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Intel XeSS upscaling technology demonstrated and discussed

by Mark Tyson on 19 August 2021, 15:11

Tags: Intel (NASDAQ:INTC)

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During its Architecture Day event earlier today, Intel's GPU software team leader Lisa Pearce discussed the core driver, APIs and Engines, and Experiences users can expect with Intel ARC Alchemist GPUs. In the presentation embedded below, Pearce's segment starts at 3 mins and 25 seconds (it includes some games engine and demo footage too).

Intel is following a 'software first' strategy with Arc Alchemist, according to Pearce. Below you can see the tangents this brings together, which is all well and good, but probably the most interesting part of the presentation focussed upon a feature called XeSS.

XeSS is an abbreviation of Xe super sampling, and in case you are still not aware of what this is – it is Intel's take on next-gen upscaling tech – a rival to Nvidia DLSS and to AMD FSR.

Intel has some bold claims for its XeSS technology as demonstrated in some Unreal Engine 5 scenes, namely that 1080p source material upscaled to 4K using XeSS "gives the same quality image as native 4K". The screens in the video demo make it look really good, and we also see magnified comparisons showing how grainy the 1080p source can be.

So, how does XeSS work? Above, we mentioned that this Intel upscaling tech is more similar to Nvidia's efforts, as it makes use of dedicated AI processing on the GPUs (the XMX Ai accelerators). Specifically, Intel says XeSS "uses deep learning to synthesize images that are close to the quality of native high-resolution rendering". This doesn't create as much GPU work as native rendering, so you can run games at higher-quality settings and higher resolutions.

Some useful bullet points provided by Intel to outline XeSS are reproduced below:

  • XeSS works by reconstructing subpixel details from neighbouring pixels, as well as motion[1]compensated previous frames
  • Reconstruction is performed by a neural network trained to deliver high performance and great quality, with up to a 2x performance boost1
  • XeSS delivers AI-based super sampling on a broad set of hardware, including integrated graphics, by leveraging the DP4a instruction set

Last but not least on the topic of XeSS, several game developers are engaged on implementing XeSS in their projects, according to Intel. From the video above, you know it is being integrated into Unreal Engine, for easy adoption. The SDK for the initial XMX version will be available for ISVs this month, with the DP4a version available later this year.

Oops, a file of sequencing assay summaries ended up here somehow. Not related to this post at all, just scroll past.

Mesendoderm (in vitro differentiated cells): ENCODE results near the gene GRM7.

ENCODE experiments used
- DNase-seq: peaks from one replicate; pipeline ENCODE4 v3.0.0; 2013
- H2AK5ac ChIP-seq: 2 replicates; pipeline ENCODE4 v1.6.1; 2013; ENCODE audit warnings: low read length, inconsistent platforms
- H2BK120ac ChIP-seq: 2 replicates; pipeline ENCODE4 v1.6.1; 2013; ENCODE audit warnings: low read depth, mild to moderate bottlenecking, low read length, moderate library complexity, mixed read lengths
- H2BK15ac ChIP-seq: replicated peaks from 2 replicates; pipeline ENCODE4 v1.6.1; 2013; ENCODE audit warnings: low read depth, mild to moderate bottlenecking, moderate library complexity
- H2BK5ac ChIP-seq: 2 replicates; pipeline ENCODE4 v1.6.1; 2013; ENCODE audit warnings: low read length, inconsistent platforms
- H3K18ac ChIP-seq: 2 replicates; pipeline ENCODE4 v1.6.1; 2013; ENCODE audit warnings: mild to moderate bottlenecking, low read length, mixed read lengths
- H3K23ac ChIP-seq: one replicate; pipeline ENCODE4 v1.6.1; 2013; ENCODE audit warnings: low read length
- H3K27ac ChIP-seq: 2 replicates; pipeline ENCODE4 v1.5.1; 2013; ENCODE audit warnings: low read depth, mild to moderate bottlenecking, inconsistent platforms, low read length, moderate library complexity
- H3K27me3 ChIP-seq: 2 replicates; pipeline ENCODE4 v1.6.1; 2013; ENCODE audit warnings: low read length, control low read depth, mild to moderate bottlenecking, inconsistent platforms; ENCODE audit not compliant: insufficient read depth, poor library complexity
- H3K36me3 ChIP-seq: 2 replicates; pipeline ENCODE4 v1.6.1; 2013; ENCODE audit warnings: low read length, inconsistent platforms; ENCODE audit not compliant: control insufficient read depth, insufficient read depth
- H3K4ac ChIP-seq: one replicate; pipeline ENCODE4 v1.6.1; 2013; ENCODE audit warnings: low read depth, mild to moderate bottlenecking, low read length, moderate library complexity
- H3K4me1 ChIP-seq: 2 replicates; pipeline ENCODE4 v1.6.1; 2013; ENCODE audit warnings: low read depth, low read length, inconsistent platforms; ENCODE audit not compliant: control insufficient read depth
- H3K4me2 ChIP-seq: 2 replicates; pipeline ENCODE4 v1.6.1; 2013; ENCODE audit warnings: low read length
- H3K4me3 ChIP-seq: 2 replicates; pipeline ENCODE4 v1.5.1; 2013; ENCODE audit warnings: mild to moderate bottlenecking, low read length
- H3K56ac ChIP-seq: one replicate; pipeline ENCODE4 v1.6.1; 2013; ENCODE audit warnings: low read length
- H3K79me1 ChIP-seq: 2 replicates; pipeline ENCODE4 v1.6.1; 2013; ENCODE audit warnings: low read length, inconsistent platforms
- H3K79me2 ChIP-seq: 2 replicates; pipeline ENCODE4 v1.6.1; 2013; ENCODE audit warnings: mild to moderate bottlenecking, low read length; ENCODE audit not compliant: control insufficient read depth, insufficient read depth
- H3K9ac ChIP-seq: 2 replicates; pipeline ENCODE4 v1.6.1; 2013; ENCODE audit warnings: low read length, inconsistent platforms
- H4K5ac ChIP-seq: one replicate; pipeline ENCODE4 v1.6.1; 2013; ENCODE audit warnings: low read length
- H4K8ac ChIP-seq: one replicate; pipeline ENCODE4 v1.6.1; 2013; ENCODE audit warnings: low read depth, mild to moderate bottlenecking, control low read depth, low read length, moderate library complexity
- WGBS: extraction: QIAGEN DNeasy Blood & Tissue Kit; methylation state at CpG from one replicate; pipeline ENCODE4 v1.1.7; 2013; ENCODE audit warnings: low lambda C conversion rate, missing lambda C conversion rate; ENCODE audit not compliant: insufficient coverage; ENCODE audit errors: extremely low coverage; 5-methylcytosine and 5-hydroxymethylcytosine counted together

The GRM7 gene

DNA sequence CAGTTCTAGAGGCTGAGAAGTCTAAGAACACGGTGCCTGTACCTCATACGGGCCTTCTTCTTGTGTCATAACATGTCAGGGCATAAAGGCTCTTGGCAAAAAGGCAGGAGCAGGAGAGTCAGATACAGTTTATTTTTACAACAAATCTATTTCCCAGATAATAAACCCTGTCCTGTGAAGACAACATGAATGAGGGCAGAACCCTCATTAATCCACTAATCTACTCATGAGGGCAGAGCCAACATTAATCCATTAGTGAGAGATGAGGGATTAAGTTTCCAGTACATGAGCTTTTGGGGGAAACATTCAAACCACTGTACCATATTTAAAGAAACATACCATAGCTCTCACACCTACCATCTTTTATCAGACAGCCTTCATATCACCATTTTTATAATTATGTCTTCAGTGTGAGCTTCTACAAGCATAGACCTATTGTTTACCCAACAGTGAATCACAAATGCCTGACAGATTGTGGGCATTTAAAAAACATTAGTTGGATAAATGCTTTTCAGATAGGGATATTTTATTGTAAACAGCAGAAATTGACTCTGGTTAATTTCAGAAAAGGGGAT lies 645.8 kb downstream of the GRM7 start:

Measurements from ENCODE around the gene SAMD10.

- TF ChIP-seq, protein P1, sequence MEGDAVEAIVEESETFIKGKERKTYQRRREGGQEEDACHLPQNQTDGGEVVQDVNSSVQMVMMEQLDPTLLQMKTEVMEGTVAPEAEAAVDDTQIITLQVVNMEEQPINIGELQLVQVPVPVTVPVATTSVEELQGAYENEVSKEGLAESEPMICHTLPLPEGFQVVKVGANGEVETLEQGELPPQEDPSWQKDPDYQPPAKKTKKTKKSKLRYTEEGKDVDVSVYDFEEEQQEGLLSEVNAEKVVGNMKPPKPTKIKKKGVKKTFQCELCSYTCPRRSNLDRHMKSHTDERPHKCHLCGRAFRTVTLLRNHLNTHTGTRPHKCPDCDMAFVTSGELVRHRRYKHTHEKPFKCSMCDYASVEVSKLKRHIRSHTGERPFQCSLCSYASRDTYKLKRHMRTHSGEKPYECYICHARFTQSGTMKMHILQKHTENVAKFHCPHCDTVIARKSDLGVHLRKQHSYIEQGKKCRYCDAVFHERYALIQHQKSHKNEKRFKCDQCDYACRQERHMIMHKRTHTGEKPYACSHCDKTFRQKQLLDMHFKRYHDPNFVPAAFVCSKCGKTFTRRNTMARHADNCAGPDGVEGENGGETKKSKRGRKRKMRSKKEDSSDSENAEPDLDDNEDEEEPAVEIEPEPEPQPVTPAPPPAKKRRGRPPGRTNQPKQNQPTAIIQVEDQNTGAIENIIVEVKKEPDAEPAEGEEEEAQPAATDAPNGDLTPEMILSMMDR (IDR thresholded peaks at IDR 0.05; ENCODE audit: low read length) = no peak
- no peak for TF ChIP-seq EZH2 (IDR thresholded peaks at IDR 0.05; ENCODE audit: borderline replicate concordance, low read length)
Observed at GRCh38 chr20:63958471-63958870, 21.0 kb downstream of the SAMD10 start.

Click to zoom image

At first glance XeSS looks impressive but as is always the case the proof of the pudding will be in the eating, and we must reserve judgement until expert third parties can dabble with Intel's exciting new Arc Alchemist graphics cards with XeSS enabled in shipping games. It would be particularly interesting to see it compared in games that feature real-time ray tracing and Nvidia DLSS 2.x, for example.

HEXUS Forums :: 23 Comments

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Specifically, Intel says XeSS "uses deep learning to synthesize images that are close to the quality of native high-resolution rendering"

For once Intel marketing is being honest,unlike Nvidia who needs to keep saying DLSS “is better than native” when native is an image softened with TAA,etc! ;)
That is my bugbear with DLSS. Not the system itself, but the way it is marketed, and the dubious comparisons posted online, even by ‘reviewers’. It is a very competent upscaler, why not just call it what it is? The claim that it ‘improves performance’ at a given render resolution is untrue and really irks me, but doesn't stop it being parroted online.

DLSS *adds* workload at a given render resolution, not subtracts it. Not at all unexpected given the process involved. 1080p running with DLSS is obviously slower than 1080p running without it. And no, I obviously don't mean a game rendered at 720p the upscaled with DLSS to 1080p.

It will work on AMD and Nvidia GPUs as well.
Interesting. From quickly reading about it I assumed it was hardware dependant.

It will work on AMD and Nvidia GPUs as well.

So its a software solution that unlike FSR that uses one frame it uses early frames and direction of travel to construct an upscaled image, but if you have there hardware you get even better performance?

I wonder if Nvidia will suddenly appear to have found a way to give everyone DLSS without the tensor cores being needed?